Manganese and its alloys are of significant interest for a variety of applications from corrosion resistance to thin films with useful semiconducting and magnetic properties. Manganese alloys have been demonstrated to have high Seebeck coefficients suitable for use as thermoelectric materials, have antiferromagnetic properties, and can be used to form dilute magnetic semiconductors.[1-3] Electrodeposition provides an attractive method to grow uniform thin films of these materials, however manganese is difficult to deposit in high quality from aqueous solutions due to the simultaneous hydrogen evolution reaction. Despite the growing amount of literature on the electrodeposition of manganese alloys and compounds from various ionic liquids,[5-6]there is little known on the deposition of metallic manganese films, which is paramount to properly designing processes for alloy or compound deposition. This work aims to provide an in-depth study of the deposition of metallic manganese from an ionic liquid consisting of a 1:2 ratio of choline chloride and urea (ChCl-urea), a solvent that is seeing rapidly increasing use due to its low cost and good stability. The effect of glycine, which has been commonly used in aqueous systems, will also be studied in this ionic liquid media.
Initial cyclic voltammetry studies coupled with partial current measurements (figure 1) indicate an onset of cathodic manganese deposition at -1.17 V vs an Ag wire pseudo reference electrode. X-ray fluorescence (XRF) was used to measure deposit thicknesses in order to determine partial current densities of the manganese deposition reaction. The addition of glycine is observed to increase the side reaction that occurs prior to and during manganese deposition during cyclic voltammograms. It also inhibits manganese deposition, the onset of which is shifted to more negative potentials. The inhibiting effect of glycine is manifested as a reduction in the partial current of manganese deposition and an increase in the partial current of side reactions. Surface morphologies of deposits obtained at various current densities, with and without glycine, were studied using SEM and XRD. Results indicate that films grown with and without glycine exhibit similar morphologies, however feature sizes are larger in films grown from glycine containing baths, consistent with expectations for a slower growth process. In all cases, films were uniform and absent of significant cracking, indicating that this may be an attractive method for creating high quality thin films of manganese and its alloys, while avoiding the issues encountered with aqueous deposition baths.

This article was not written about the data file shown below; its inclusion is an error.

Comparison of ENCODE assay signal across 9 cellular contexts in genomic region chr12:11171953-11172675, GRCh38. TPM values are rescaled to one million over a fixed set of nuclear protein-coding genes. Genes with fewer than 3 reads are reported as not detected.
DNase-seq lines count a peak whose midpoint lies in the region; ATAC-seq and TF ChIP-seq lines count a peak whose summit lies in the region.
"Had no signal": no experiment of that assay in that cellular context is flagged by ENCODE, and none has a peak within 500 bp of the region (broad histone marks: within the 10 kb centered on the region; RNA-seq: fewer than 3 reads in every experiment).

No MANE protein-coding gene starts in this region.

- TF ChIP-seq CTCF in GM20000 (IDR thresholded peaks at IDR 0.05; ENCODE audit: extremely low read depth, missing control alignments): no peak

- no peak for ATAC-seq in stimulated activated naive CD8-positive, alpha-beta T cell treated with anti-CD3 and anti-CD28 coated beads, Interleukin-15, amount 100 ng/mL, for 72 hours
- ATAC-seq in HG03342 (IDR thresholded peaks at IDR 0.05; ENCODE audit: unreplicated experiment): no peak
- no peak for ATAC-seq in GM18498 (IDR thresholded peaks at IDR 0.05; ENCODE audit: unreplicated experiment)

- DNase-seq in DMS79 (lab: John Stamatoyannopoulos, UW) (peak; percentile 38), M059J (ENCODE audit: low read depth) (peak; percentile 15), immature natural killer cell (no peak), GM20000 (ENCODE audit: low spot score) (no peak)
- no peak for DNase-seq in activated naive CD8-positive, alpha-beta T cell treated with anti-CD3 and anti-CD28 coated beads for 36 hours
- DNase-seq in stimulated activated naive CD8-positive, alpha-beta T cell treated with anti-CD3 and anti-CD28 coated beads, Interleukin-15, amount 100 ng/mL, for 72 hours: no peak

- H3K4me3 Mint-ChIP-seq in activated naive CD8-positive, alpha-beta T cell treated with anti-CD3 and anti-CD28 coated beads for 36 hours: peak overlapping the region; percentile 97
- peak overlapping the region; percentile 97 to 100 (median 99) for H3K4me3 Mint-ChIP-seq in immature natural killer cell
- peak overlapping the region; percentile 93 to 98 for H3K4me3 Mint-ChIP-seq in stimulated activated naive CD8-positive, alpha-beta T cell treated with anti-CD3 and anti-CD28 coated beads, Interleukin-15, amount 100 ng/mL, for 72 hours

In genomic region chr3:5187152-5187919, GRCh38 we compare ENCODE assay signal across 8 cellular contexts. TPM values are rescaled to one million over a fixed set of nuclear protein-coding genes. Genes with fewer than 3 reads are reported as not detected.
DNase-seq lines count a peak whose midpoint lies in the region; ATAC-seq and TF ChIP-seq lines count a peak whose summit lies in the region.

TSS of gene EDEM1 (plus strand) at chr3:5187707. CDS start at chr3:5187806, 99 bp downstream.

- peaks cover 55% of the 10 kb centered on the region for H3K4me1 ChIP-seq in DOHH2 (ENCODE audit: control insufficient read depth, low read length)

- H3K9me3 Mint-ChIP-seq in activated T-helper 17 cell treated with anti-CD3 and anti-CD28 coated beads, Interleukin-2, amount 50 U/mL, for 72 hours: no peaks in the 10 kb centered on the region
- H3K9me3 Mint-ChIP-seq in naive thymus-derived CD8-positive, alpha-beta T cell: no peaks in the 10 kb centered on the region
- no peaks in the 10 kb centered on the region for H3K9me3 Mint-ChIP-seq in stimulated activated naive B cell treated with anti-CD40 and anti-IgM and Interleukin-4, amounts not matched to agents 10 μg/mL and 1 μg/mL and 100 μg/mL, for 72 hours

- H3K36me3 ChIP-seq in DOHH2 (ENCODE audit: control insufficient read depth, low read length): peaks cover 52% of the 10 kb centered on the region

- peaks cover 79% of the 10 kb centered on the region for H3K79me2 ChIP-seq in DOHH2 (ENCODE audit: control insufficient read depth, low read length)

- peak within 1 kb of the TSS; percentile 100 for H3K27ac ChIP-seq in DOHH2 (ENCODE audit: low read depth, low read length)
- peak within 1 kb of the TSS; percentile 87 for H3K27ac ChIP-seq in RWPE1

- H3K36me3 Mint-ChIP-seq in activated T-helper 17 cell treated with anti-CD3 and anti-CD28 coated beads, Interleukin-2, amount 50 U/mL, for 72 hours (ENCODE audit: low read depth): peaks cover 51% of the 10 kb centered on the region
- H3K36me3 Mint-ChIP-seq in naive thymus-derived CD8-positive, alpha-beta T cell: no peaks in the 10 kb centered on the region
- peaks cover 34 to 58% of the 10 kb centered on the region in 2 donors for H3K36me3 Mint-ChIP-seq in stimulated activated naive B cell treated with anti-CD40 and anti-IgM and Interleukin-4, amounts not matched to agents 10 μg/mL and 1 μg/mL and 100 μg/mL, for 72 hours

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Figure 1. Steady-state current-potential relationships for ChCl-urea containing 1 M MnCl2, with (red line) and without (green line) 0.2 M glycine, obtained on a Pt rotating electrode at 5 mV/s, as well as the partial currents of the manganese deposition reaction as measured by XRF.